Launching the #1CH1NOY campaign, CHiNOY TV unveils a new season that aims to spotlight modern Chinoys, currently airing on CNN Philippines. Among these personalities who represent a modern take on Chinoy cultural values is renowned columnist and entrepreneur Wilson Lee-Flores.
Wilson Lee Flores is a prolific Chinoy businessman who has definitely brought honor to the family. He owns a bakery, invests in real estate, is a writer in the Philippine Star, and Chairman of an Entrepreneurship Association. On top of all these accolades, he is an advocate for education who is well-versed in Asian history and culture. In this exclusive Chinoy TV interview, Mr. Flores will shares about life as a Chinoy, growing up in a multicultural household, the differences between Chinese culture vis a vis Chinoy culture and more!
Chinese By Blood
As a kid in Ilocos, Wilson Flores lived with his mother and younger sister. (His father died when he was only seven years old) They lived a simple life, and his mother was a Chinese language teacher. Growing up as a Chinoy, he felt that one of the biggest benefits was learning an additional language: Mandarin, as well as the Hokkien dialect.
“We have additional traditions and cultures added to our lifestyle. I think our childhood and youth is no different from anybody else in the Philippines, except for these added customs and languages/dialects.”
Unlike many Chinoy parents, Wilson’s mother wanted her son to become a writer! While many Chinoy kids were made to pursue business, Mrs. Flores encouraged him towards the arts.
“I think my mother was the only Chinese parent in the Philippines who wanted her only son to be a writer. I was shocked! I was in Grade school and I said ‘What?’ At that time, my mom wanted me to be a novelist.” The reason for his shock was because he did not know anyone in the country who was a full time novelist.
Wilson goes on to explain one of the key differences between mainland and Filipino Chinese. “The reason why my mother was like that was because she grew up in a Chinese tradition that loves writing – that loves art and culture more than business.” For his mother, being a writer was better than being a tycoon or a politician.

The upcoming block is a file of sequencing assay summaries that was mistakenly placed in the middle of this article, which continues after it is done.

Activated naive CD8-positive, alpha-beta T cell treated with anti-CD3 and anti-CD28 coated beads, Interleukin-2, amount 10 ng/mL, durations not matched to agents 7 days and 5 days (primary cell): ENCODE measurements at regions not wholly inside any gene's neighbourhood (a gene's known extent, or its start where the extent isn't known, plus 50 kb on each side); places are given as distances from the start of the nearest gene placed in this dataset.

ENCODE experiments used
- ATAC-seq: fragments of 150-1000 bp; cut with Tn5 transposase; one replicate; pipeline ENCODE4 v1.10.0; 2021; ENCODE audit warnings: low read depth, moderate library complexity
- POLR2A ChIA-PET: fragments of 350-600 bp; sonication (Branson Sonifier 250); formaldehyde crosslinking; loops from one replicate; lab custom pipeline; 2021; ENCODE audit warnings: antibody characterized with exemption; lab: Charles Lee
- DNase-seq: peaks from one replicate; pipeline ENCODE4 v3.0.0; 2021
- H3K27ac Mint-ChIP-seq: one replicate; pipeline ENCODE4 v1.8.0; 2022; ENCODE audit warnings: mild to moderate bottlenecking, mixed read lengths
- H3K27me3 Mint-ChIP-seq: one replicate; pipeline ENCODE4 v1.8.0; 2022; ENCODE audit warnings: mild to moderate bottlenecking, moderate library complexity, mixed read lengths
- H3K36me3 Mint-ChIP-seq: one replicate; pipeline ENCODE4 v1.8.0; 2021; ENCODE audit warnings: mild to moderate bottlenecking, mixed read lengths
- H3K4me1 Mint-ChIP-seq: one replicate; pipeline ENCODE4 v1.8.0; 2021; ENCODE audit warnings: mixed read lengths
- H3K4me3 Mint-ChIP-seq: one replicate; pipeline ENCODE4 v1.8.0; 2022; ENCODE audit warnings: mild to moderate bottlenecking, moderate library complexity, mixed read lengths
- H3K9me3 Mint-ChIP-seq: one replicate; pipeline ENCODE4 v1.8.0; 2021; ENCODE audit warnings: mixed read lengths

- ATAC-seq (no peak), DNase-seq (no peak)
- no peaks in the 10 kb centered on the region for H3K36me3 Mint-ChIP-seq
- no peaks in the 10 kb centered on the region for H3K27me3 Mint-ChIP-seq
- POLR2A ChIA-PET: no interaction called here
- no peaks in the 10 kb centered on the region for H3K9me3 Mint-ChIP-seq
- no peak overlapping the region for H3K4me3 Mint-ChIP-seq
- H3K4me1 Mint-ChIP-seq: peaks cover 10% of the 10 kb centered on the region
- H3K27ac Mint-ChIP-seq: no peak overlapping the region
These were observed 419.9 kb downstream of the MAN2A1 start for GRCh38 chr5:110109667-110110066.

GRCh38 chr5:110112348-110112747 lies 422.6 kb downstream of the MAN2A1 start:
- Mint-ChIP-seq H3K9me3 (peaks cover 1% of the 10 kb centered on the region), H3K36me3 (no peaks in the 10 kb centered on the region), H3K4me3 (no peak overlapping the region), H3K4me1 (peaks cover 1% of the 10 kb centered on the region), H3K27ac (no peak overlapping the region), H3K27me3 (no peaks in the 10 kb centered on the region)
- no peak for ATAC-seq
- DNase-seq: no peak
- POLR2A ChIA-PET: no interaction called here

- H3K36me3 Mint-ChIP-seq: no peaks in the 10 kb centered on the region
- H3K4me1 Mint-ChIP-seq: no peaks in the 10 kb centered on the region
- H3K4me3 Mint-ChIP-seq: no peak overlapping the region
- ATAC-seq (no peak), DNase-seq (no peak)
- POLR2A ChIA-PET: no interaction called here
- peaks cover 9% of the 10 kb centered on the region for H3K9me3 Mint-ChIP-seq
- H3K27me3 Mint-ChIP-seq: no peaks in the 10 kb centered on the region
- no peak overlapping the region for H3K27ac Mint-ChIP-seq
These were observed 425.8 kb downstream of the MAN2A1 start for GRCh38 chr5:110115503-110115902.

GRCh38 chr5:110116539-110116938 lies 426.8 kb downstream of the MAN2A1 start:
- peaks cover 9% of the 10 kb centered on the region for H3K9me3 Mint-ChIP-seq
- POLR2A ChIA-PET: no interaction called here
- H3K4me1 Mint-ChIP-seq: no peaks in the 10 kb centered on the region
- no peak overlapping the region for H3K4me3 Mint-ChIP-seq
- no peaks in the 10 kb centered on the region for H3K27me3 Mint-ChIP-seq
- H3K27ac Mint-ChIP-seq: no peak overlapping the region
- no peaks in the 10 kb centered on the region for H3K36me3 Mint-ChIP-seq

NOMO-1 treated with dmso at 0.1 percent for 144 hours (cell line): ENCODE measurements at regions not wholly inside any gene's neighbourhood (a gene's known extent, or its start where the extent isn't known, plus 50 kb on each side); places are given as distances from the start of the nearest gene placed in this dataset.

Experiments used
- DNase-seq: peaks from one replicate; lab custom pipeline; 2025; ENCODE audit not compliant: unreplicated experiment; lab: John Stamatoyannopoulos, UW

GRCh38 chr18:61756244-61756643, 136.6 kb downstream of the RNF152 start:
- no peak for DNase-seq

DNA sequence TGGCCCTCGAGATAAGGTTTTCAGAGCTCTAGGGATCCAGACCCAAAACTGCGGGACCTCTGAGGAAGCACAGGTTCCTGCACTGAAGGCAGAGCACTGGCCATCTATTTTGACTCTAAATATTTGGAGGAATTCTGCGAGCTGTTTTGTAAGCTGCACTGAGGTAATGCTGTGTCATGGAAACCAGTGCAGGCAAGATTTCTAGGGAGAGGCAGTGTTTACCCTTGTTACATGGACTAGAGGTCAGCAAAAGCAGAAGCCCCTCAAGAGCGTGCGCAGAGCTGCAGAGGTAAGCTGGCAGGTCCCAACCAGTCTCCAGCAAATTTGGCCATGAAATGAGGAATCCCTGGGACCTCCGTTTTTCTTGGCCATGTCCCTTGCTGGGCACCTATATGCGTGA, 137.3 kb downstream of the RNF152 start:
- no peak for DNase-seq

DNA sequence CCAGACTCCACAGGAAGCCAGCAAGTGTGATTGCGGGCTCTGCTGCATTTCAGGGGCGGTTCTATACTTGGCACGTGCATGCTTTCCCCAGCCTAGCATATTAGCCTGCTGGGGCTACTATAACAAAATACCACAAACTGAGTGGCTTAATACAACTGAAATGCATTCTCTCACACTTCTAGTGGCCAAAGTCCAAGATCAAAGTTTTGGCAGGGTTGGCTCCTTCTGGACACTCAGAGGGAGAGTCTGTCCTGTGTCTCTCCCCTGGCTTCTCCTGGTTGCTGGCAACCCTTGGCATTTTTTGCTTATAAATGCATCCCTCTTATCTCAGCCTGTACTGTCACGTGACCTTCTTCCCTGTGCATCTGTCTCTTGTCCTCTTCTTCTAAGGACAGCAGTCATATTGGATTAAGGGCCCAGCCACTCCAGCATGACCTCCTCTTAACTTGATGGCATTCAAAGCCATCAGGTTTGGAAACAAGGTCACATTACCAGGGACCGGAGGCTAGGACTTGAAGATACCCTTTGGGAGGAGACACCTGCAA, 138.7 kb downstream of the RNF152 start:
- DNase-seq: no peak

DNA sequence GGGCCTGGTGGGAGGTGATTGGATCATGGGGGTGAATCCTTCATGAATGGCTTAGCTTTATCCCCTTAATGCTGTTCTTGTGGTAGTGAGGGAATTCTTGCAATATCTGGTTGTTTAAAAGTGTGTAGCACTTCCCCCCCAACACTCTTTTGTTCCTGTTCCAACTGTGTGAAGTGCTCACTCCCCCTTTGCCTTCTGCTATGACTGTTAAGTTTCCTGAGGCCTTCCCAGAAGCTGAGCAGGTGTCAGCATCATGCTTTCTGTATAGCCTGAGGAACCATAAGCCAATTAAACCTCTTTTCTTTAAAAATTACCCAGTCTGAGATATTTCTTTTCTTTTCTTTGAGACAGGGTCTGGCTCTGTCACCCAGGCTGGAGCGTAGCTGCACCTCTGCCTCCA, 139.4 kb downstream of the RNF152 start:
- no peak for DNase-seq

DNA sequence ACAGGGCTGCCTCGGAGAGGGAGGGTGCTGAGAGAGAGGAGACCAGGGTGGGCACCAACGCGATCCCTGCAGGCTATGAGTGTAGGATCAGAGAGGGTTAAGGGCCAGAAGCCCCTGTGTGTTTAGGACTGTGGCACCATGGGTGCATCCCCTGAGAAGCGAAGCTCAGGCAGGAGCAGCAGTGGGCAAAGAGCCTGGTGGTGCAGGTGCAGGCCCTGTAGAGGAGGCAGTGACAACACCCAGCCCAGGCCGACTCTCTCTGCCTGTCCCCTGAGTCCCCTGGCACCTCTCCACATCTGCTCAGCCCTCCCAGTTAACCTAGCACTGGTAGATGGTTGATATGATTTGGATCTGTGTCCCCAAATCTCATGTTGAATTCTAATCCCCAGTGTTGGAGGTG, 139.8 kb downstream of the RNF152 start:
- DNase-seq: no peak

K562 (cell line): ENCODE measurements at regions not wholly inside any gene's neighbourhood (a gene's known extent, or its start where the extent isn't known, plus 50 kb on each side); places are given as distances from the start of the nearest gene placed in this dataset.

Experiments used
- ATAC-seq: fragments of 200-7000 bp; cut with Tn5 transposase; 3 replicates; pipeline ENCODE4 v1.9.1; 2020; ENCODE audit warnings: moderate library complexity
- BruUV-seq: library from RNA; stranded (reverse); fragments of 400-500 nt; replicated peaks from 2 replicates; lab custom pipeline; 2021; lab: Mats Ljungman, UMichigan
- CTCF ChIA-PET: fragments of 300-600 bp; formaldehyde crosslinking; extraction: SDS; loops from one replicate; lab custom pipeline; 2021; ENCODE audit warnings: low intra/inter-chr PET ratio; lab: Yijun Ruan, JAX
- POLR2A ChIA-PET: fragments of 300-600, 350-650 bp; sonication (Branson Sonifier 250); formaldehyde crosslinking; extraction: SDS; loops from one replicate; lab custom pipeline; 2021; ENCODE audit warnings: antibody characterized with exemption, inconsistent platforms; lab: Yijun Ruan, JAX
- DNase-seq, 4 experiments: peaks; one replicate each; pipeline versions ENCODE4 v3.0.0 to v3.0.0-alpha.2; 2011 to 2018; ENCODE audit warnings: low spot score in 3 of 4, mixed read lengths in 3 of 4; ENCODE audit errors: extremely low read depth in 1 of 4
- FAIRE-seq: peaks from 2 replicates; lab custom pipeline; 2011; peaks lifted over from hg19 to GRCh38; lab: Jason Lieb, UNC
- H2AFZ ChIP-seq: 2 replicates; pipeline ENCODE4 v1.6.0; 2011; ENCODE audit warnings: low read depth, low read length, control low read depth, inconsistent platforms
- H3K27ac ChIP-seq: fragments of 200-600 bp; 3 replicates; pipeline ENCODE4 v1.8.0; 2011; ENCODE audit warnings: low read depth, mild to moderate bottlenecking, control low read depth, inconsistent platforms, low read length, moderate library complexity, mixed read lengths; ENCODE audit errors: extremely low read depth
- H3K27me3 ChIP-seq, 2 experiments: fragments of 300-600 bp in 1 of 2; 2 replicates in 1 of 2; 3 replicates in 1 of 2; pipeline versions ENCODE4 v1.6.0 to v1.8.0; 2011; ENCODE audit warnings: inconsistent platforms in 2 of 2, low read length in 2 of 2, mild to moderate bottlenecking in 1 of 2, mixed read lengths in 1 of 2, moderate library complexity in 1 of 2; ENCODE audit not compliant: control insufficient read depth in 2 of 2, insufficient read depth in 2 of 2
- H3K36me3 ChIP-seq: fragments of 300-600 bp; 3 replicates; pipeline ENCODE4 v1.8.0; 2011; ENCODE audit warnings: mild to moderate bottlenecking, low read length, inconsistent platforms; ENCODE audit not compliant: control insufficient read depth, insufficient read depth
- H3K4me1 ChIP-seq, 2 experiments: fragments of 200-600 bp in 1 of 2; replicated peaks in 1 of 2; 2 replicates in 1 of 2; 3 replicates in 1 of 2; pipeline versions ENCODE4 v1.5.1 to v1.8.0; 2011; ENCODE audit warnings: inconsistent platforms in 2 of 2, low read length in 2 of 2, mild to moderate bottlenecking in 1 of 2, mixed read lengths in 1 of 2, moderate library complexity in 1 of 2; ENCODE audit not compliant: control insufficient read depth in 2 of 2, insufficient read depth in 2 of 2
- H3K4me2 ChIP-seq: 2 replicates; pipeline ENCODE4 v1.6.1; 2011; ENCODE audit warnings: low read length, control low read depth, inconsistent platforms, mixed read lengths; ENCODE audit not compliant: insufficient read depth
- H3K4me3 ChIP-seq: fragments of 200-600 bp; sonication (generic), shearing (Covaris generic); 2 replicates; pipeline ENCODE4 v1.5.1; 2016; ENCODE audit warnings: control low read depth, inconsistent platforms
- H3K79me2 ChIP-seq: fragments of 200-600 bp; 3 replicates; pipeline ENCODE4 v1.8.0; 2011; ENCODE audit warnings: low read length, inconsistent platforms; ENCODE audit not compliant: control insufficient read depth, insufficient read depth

“To make her happy, I kept writing throughout the years. It helped me because I enjoy writing as a hobby.” Little did she know that he would eventually become a successful businessman and writer.
Chinese Cultural Values
Mr. Flores shares that there are four very important values in Chinese culture: loyalty, integrity, legacy and bravery.
“Loyalty is ingrained in Chinese culture. It’s one of the most important virtues in Confucian culture or Confucian values. In fact, loyalty is the center of Chinese tradition. Loyalty to parents, loyalty to family etc. it’s called Xiao Sun. In Hokkien, it’s called Hao Sun.”
“Integrity is very important for business, for profession. It’s very essential because integrity has something to do with reputation. So, your personal integrity affects your personal reputation and affects the reputation of the whole family also. People think if you don’t have integrity, you not only bring shame to yourself and your family but to all your ancestors.”
“Legacy is very important because number one, the Chinese love history very much. Number two, the Chinese love the family reputation. So, legacy is very important to leave a good name. Remembrance is very important in Chinese culture. Remembrance of the past. Remembrance of what others did.”
He reveals that for Chinese people, legacy may be even more important than wealth.
“Bravery is essential also for Chinese culture. In fact, built in Chinese culture is the concept of risk taking. Uh, do you know that Chinese word, the Chinese word for crisis is, in Mandarin it’s called Wei Ji. Wei Ji, in Hokkien, it’s called Wi Qi. Wei Ji. Very unique Chinese culture, the face crisis is called Wei Ji, two words. Danger and opportunity. You combine danger, opportunity, and you get the character for crisis.”
Filipino by Heart
When asked about the phrase “Chinese by blood, Filipino by heart,” Wilson Flores gives a hearty reply, his love for history shining in his eyes.
“Ah, that’s very true! Not only for me, but for my ancestors. I love history. We’ve been here since the 1750’s. I’m actually the seventh generation already in the Philippines. And even though we are ethnic Chinese by heritage, we have been part of the Philippine culture and society for 260 years. So, it’s the best of both worlds. You combine Chinese culture and Chinese identity with Filipino experiences and influences.”
It is this combination of cultures and hard work that allowed Chinoys to establish a unique yet Pinoy identity in the Philippines. The country is home to the oldest Chinatown, and there are about a million Chinoys who live here today.
“So, that’s a plus. It’s not saying we are half Chinese in Culture of half Filipino. It’s times two. You’re like 200%. Like you are 100% Filipino in culture and identity. You are also 100% Chinese in culture and heritage. So, it’s a very enriching experience.”
Mr. Flores goes on to share that some people do not like being Chinoy, because being “different from the rest has its difficulties.” Many Chinoys feel that they do not fully belong in the Philippines, despite it feeling like home. Some have described it as being a foreigner in one’s own country.